Album Review | Midwich | Review by Allan Wilkinson | Stars: 4/5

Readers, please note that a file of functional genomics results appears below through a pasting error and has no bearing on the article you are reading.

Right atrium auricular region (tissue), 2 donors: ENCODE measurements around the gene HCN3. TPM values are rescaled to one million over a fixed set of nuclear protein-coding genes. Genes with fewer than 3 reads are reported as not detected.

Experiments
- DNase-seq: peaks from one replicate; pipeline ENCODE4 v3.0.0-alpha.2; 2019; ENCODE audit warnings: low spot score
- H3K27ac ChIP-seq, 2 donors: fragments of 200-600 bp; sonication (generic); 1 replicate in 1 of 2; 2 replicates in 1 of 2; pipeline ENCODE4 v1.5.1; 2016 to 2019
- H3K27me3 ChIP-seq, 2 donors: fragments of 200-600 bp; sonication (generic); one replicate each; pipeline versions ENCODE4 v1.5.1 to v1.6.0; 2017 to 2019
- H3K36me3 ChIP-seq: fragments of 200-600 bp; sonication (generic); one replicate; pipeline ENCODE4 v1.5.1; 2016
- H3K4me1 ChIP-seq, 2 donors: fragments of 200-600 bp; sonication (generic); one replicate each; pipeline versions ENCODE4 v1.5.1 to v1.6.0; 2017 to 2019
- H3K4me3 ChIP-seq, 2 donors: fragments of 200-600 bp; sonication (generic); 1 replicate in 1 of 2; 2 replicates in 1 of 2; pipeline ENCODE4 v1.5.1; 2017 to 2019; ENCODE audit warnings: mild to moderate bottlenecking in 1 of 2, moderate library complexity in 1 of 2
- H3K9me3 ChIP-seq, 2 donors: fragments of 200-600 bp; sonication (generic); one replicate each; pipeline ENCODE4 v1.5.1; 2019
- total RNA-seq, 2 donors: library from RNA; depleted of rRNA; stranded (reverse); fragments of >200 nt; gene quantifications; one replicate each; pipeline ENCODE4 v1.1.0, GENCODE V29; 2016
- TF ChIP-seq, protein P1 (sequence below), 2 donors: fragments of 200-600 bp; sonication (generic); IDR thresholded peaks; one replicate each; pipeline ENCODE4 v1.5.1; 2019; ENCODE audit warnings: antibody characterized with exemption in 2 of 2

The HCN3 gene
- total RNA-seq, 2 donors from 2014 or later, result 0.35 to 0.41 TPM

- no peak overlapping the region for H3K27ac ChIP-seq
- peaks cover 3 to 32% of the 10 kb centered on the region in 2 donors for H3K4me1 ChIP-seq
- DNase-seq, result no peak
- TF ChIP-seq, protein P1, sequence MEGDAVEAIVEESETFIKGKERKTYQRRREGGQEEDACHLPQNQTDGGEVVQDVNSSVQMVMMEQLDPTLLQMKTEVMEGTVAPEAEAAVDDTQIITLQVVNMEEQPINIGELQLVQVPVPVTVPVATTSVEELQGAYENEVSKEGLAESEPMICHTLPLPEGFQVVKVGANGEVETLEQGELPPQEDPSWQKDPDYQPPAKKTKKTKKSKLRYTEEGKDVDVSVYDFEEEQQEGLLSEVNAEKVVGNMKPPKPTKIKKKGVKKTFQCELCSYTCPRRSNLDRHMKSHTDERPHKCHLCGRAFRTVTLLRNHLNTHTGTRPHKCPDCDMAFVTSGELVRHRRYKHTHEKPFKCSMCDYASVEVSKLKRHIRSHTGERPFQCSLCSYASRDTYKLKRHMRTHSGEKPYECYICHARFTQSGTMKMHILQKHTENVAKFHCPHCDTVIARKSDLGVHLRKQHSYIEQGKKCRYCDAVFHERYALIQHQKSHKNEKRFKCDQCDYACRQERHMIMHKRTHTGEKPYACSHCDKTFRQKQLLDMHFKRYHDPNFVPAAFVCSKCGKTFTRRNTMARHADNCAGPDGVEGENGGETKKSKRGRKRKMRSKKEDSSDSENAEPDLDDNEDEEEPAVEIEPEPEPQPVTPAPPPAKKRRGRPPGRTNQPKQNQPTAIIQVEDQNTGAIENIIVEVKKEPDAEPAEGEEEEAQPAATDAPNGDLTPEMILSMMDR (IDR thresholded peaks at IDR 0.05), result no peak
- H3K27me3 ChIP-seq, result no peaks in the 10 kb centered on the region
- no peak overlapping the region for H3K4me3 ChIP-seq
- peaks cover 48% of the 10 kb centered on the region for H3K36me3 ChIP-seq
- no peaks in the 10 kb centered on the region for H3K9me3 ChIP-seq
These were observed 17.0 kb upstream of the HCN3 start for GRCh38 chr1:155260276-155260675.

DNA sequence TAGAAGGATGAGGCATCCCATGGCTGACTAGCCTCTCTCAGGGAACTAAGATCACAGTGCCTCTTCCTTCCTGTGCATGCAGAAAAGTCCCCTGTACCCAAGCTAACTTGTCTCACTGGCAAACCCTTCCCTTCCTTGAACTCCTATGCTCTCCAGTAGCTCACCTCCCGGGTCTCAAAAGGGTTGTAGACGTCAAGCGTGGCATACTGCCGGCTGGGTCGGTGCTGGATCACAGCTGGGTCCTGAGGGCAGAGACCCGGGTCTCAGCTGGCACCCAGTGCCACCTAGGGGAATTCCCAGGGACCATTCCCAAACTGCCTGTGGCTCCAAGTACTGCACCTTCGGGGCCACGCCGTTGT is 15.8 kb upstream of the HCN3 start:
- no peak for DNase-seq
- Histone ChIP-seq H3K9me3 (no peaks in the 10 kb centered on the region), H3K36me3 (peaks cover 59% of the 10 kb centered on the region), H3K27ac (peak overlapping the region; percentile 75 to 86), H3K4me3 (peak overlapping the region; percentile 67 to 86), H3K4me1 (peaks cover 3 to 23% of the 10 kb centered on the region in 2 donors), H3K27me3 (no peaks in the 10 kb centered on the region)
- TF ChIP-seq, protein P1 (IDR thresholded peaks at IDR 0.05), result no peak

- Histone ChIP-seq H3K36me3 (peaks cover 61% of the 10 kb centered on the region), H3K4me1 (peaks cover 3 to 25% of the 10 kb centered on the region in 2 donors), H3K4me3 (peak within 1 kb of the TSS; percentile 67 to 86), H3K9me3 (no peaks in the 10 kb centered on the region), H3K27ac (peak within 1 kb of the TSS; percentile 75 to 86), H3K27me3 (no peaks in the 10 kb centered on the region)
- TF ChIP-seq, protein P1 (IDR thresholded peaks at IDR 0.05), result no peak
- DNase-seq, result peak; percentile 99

Nancy Wallace has once again managed to turn out a spellbinding performance this time in her own right. Her work with The Memory Band on their albums The Memory Band and Apron Strings could almost be seen as a mere apprenticeship for what was to follow and what may very well continue to develop into a promising career. Originally from Suffolk, now based in London, Nancy played her trump card by releasing an EP of folked-up disco/soul classics including “Young Hearts Run Free” and “You’re The First, The Last, My Everything”, which bears little resemblance to the old Barry White hit, and in doing so, reached a wider audience, but without detaching herself at all from her folk roots. Her voice on Old Stories once again sounds effortless as she weaves in and out of her own compositions and traditional songs with seamless fluidity. “Sleeping Sickness” invites us into this fine collection, and once in, there’s no hurry to escape, not until the very last note of the final song, the traditional “Drowned Lover”, which Nancy re-tells with conviction and maturity, augmented by some sensitive violin arrangements courtesy of Jennymay Logan, which goes perfectly well with Richard Lewis’s accordion, hurdy gurdy and banjo. The urge to escape is present in “Many Years”, where Nancy anticipates an imminent journey ‘where the wind won’t find me’ and ‘where the seas lie calm’. The contrasting themes of hope and joy, waiting for love and parting, dovetail neatly together with fine arrangements and generous accompaniment. You tend to want to listen to ‘Old Stories’ in one sitting rather than separate the individual tracks, and the whole thing has a calming effect. It’s the purity of Nancy’s voice that makes everything she touches turn to gold; a voice that sounds as if it’s steeped in the tradition but speaks to more contemporary ears. Old Stories could quite possibly open the gates for another generation of emerging folk lovers, eager to embrace the beautiful cohesion that lies between traditional and contemporary song. Once again, it’s rewarding to be present at the start of something special.